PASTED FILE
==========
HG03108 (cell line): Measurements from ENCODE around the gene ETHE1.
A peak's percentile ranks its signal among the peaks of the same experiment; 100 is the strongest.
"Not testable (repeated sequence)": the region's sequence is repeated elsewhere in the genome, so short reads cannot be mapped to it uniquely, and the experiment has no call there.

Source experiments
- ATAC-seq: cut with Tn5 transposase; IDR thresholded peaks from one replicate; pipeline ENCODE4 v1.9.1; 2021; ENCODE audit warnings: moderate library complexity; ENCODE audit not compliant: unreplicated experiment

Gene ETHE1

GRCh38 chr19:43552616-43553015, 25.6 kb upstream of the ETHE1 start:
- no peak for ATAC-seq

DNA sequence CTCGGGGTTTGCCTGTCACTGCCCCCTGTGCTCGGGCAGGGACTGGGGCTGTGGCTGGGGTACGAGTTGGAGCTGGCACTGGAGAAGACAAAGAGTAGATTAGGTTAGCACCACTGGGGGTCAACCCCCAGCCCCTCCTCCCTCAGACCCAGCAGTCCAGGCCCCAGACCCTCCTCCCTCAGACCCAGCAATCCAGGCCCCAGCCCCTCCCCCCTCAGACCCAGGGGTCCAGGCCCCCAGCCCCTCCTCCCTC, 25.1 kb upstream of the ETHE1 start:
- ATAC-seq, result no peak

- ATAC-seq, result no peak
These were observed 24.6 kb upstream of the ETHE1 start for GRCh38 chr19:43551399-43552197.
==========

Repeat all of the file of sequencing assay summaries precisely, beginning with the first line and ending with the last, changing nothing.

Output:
HG03108 (cell line): Measurements from ENCODE around the gene ETHE1.
A peak's percentile ranks its signal among the peaks of the same experiment; 100 is the strongest.
"Not testable (repeated sequence)": the region's sequence is repeated elsewhere in the genome, so short reads cannot be mapped to it uniquely, and the experiment has no call there.

Source experiments
- ATAC-seq: cut with Tn5 transposase; IDR thresholded peaks from one replicate; pipeline ENCODE4 v1.9.1; 2021; ENCODE audit warnings: moderate library complexity; ENCODE audit not compliant: unreplicated experiment

Gene ETHE1

GRCh38 chr19:43552616-43553015, 25.6 kb upstream of the ETHE1 start:
- no peak for ATAC-seq

DNA sequence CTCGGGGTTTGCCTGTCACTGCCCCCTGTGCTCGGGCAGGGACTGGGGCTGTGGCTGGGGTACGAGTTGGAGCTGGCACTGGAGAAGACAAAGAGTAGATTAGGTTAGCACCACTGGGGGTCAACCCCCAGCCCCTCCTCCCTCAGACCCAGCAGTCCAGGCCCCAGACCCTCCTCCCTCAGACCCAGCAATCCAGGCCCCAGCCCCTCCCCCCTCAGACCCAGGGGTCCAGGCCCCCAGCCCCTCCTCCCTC, 25.1 kb upstream of the ETHE1 start:
- ATAC-seq, result no peak

- ATAC-seq, result no peak
These were observed 24.6 kb upstream of the ETHE1 start for GRCh38 chr19:43551399-43552197.